The legal world generally doesn’t pay much attention to who wins the Nobel Prize for Economics, and this year is proving no exception. But I wonder if ten or fifteen years from now, we will look back at the moment of this year’s prize announcement as the high water mark of the “Law and Economics” movement.
In the last decade, the Law and Economics movement has come to dominate legal scholarship and deeply influence legal and regulatory thinking. But its influence may soon be on the wane–as the Nobel Committee’s choice shows.
This year, the Prize went to Daniel Kahneman and Vernon Smith. Notably, Kahneman is not an economist at all, but rather a psychologist. And even more notably, both recipients were selected for their pioneering work in demonstrating, through experimentation, that human beings frequently do not act as the kind of supremely rational actors ordinarily posited in economic theory.
The “discovery” that people often make irrational choices– one more likely to shock economists than ordinary folk– strikes at the heart of the Law and Economics enterprise. For years, the denizens of this approach have been preaching that the study of “economics” can provide a rigorous scientific framework for nearly every field of law, based largely on the assumption that human behavior is rational. If that assumption is wrong, the movement suffers accordingly.
The Law and Economics Movement and Its Deep Reliance on Rationality
At the risk of gross oversimplification, the most ardent devotees of the Law and Economics school tell us that scientific order both can and should be brought to the jumble of rules that we call law. If we think of humans as rational actors efficiently seeking to maximize their interests, according to the movement, then we can fashion legal rules that will best help them do so.
Much of this analysis takes place on a highly theoretical level. But the practical applications have expanded in recent years as leading Law and Economics theorists–most notably Richard Posner of the U.S. Court of Appeals for the Seventh Circuit–have been appointed to the bench.
Of course, you won’t see any fancy econometric formulas showing up in their opinions. But these judges, self-consciously, are far more willing than most of their colleagues to choose between competing legal doctrines based on what they foresee as the likely practical consequences of each doctrinal choice.
Put another way, these judges are willing, even eager, to shape the law based on their assumptions about the likely effects of a legal regime. And, in turn, those assumptions about future effects are based on their judgments as to what a “rational” person would do under a given set of circumstances.
The Weaknesses of Law and Economics, Even Apart From the Nobelists’ Work
Even before Smith and Kahneman told us that this premise of rationality is dramatically overblown, this kind of law-making was a dangerous business. Posner and other leaders in the field declare economics to be the most promising of the social sciences (notwithstanding its moniker as the “dismal” science), at least where the law is concerned. Yet in practice, its application is less than scientific.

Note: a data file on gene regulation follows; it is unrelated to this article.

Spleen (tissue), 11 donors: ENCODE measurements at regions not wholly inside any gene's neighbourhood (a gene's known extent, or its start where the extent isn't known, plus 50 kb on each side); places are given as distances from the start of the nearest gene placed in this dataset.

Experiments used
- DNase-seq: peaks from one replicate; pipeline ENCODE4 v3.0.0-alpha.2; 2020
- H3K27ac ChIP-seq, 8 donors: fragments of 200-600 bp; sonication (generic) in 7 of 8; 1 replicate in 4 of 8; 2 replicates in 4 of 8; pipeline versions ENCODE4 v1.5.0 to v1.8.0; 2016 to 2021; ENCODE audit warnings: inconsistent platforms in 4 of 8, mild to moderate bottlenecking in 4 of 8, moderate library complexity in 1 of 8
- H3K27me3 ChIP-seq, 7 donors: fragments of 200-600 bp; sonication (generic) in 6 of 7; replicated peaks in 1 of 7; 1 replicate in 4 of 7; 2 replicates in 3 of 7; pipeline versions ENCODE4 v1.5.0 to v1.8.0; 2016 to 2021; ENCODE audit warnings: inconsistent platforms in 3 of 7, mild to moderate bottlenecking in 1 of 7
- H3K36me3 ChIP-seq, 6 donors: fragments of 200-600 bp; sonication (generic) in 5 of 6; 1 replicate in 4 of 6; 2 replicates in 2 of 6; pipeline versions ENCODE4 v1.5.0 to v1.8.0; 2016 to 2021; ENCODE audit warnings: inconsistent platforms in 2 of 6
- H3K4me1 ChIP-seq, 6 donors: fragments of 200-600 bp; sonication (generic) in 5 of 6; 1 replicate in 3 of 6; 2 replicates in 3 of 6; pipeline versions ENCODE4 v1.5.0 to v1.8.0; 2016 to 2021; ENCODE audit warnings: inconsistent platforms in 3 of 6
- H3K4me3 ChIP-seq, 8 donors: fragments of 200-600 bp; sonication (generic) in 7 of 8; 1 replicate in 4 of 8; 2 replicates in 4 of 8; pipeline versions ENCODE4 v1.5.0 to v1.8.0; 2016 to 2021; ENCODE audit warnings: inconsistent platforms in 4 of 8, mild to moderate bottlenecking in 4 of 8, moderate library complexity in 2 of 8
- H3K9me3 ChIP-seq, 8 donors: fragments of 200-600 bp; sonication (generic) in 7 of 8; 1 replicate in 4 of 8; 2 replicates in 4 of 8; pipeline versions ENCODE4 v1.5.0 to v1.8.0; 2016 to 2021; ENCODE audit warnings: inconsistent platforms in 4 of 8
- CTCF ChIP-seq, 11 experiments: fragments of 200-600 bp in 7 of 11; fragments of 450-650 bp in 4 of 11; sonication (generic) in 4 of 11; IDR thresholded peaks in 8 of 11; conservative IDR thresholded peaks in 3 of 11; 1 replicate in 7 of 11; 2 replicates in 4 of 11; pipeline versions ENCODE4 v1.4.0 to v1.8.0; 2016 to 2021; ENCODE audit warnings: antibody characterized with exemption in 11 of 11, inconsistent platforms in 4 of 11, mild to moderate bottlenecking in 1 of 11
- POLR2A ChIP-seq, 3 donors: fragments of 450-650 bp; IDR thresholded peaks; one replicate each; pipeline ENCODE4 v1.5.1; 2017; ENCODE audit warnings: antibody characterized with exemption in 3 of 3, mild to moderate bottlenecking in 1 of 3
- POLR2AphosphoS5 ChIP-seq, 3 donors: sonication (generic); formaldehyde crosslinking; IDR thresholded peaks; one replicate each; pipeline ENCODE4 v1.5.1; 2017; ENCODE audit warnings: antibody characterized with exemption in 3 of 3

Economics often involves not controlled and verifiable experimentation, but instead the positing of any number of unverifiable (and, as it turns out, dubious) assumptions. When these assumptions are thrown into doubt, the usefulness of the conclusions they lead to is also undermined.
Remember when all those economists were touting the virtues of stock options as a principal component of executive pay? What could be more “rational” than rewarding a top executive based on the performance of his or her company, as judged by the market value of the company’s stock? “Pay for performance “became a virtual mantra.
But it turns out all those stock options had a major, unacknowledged down side. They gave executives a giant incentive to artificially inflate their companies’ stock prices, by engaging in all kinds of illegal activity to understate expenses and pump up revenues. The options also gave executives a big incentive to engage in insider trading when they learned that the proverbial mud was about to hit the fan.
Some people might say it isn’t rational for very rich people to put themselves at risk of both going to prison and suffering economic ruin just to make themselves a whole lot richer. But that’s what happened (as Sam Waksal just admitted with his recent guilty plea in the ImClone scandal). Thus, the Law and Economics folks’ “scientific” crystal balls demonstrated themselves to be more than a little cloudy.
Examples like these show that the economic analysis of law seems wholly dependent on the perspicacity of its practitioner about the realities (not the rationality) of human and institutional behavior. And even the best of Law and Economics thinkers can stumble badly in practice–often because they are describing people as rational when their actions, in practice, are anything but.
The Problem with Posner’s Law and Economics in Particular
Posner, who has emerged as one of the nation’s leading public intellectuals, is a case in point. A decade ago, for example, in one of his leading opinions–Schurz Communications v. FCC–Posner struck down new regulations promulgated by the FCC, based largely on a Law and Economics analysis. But that turned out to be a serious mistake
The regulations had limited the right of television networks to engage in television production (as opposed to distribution). In the FCC’s view, these regulations were necessary to protect independent television producers from being shut out by the networks–who dominated television distribution channels. The FCC also worried that, absent the regulations, television would (even despite cable) become increasingly homogeneous.